NASA Shielding Elon Musk’s SpaceX from Bad Press

NASA is one of the few things that both sides of the political spectrum can agree on. While liberals and conservatives argue about taxation, foreign policy, criminal justice, and almost everything else, NASA is above it all. President Donald Trump, who has proposed spending cuts to pretty much every single government agency besides law enforcement and the military, has spared NASA from any major haircut.

What NASA is not above, however, is government cronyism and picking winners and losers. While Americans might love that NASA has a space-defender position opening, what they don’t love is how NASA is shielding companies from their mistakes.

SpaceX, a company that usually gets much love among conservative and libertarian circles, cost the taxpayers $110 million when one of its rockets blew up in June 2015. The company still received 80 percent of its expected payment, and we still don’t know why the rocket failed on its mission to resupply the International Space Station.

The funny thing about this is that NASA promised the public there would be a summary released of the investigation. Yet the agency announced just a few weeks ago that it doesn't need to anymore because "NASA is not required to complete a formal final report or public summary since it was an FAA licensed Flight." We might expect that kind of turnabout from Congress, the White House, and most of our agencies. We don't expect it from the people who sent men to the moon.

It's also funny because NASA didn't do that when it came to another company. In October 2014, Orbital's rocket blew up, costing the taxpayers $51 million. It was an FAA-licensed flight. It was conducted under the same NASA Commercial Resupply Services (CRS) program of which SpaceX is a part. Both involved aging rockets. Yet NASA still put out an executive summary for the Orbital incident within a year.

This clear double standard bothered Rep. Lamar Smith (R-Texas), the chairman of the House Committee on Science, Space, and Technology, and he ended up writing a letter to NASA Administrator Charles Bolden explaining his belief that the "discrepancy … raises questions about not only the equity and fairness of NASA's process for initiating independent accident investigations, but also the fidelity of the investigations themselves."

Bolden wrote back, denying that NASA was treating SpaceX any differently and that it wanted its Launch Services Program (LSP) to lead the review, writing it "would lead to an in-depth understanding of the events." This letter came as SpaceX was conducting its own investigation, run by a SpaceX official. NASA didn't have a full voting member on the investigation board.

As expected, SpaceX cleared itself of any wrongdoing, shuffling the blame squarely onto the supplier. Oddly, though, the one voting representative on its board didn't sign the report sent to NASA and the FAA. The LSP didn't think that SpaceX's conclusions were right, and its own investigation found that there were credible causes for the explosion, including SpaceX's possibly having some quality control issues. NASA's inspector general recommended that NASA have a more streamlined and consistent investigation policy.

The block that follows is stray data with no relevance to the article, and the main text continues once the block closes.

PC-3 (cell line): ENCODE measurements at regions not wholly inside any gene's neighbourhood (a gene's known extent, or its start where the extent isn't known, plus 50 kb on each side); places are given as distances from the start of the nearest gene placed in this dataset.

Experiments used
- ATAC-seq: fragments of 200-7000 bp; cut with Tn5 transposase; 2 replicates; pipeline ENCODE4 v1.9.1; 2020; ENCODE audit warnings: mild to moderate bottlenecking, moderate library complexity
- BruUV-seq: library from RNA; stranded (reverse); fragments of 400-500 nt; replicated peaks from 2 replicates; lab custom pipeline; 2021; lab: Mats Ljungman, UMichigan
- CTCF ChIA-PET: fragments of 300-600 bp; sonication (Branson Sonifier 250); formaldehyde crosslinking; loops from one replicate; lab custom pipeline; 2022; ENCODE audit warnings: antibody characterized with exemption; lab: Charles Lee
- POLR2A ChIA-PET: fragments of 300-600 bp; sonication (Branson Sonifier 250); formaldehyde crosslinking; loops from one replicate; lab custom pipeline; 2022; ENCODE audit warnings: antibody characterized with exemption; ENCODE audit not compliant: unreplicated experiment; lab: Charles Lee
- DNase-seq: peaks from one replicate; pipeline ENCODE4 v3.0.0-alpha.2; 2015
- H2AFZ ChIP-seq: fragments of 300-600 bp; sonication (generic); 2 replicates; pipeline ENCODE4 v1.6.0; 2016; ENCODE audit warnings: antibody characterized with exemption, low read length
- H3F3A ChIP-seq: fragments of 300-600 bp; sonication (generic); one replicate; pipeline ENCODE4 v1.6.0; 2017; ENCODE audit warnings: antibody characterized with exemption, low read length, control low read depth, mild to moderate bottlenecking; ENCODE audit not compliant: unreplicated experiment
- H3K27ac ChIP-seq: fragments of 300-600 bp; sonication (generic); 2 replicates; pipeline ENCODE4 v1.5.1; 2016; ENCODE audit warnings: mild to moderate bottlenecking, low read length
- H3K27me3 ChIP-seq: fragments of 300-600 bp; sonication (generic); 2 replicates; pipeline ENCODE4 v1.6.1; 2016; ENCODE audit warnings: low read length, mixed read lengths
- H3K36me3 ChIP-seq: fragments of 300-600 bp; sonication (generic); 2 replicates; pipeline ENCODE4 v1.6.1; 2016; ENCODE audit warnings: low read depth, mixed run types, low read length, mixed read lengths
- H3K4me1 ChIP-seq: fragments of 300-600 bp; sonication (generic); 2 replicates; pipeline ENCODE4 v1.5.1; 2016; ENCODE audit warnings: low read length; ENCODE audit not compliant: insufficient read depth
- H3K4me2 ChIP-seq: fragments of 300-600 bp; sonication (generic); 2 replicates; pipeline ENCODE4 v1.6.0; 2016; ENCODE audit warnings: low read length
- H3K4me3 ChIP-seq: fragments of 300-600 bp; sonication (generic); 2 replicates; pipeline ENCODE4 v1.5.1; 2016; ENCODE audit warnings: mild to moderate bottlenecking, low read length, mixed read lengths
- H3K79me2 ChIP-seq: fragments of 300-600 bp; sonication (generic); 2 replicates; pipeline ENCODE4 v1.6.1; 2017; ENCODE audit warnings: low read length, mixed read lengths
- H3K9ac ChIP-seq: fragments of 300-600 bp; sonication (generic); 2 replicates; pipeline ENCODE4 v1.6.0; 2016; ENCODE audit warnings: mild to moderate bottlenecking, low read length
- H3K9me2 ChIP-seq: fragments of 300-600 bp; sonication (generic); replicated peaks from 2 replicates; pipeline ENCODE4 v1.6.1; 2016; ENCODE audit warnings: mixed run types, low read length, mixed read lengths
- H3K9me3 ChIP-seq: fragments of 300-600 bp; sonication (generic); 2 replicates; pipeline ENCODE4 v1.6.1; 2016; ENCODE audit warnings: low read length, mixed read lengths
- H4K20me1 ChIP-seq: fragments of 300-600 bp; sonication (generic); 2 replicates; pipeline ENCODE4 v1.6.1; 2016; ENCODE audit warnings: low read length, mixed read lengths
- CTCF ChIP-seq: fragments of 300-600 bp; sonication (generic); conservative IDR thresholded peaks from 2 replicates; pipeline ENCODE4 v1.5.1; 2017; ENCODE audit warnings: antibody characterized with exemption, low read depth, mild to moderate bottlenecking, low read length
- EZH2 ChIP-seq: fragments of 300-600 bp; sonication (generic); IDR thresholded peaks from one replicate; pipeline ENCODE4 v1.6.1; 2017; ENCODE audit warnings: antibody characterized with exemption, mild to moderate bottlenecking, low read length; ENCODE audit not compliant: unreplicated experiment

In all this uncertainty, Bolden decided to write a letter to SpaceX in February 2016 "expressing concerns about the company's systems engineering and management practices, hardware installation and repair methods, and telemetry systems based on LSP's review of the failure." That letter, of course, was barely mentioned ever again by the inspector general, and it literally became a footnote of history. (It's a footnote in the audit of NASA concerning the June 2015 explosion.)

SpaceX then cost the American taxpayers even more money when another one of its Falcon 9 rockets blew up in September 2016, taking with it a $205 million Facebook satellite and a $62 million government contract. Facebook was trying to spread internet access in Africa and, because of this, its efforts were set back a few hundred million dollars.

The Senate Appropriations Committee has decided that enough is enough and included language in the new appropriations bill to force NASA to keep its promise of releasing a summary. It directed the FAA to produce a summary document of the June 2015 incident within 30 days of the bill's passage.

NASA should be above picking winners and losers when it comes to an important mission in human progress. Instead, it's wasting tens of millions of taxpayer dollars a year and reducing our trust in one of America's most storied government agencies. The agency is setting back our chance to explore the stars by years as it fails to thoroughly investigate the root causes of failed missions.

Congress is a mess. But in this, it did its part by stepping in with its oversight. Now it's time for NASA to figure out why SpaceX's rockets keep blowing up, so we can continue future exploration into space. As Trump said, "We stand at the birth of a new millennium, ready to unlock the mysteries of space, to free the earth from the miseries of disease, and to harness the energies, industries and technologies of tomorrow."

We can't do that if we can't trust the agency meant to propel us into a new technological age of space exploration.

Elias Atienza is associate editor of the Libertarian Republic

(photo credit, homepage and article images of Musk: Michelle Andonian, OnInnovation, Flickr)

Last Modified: December 12, 2017, 9:23 pm

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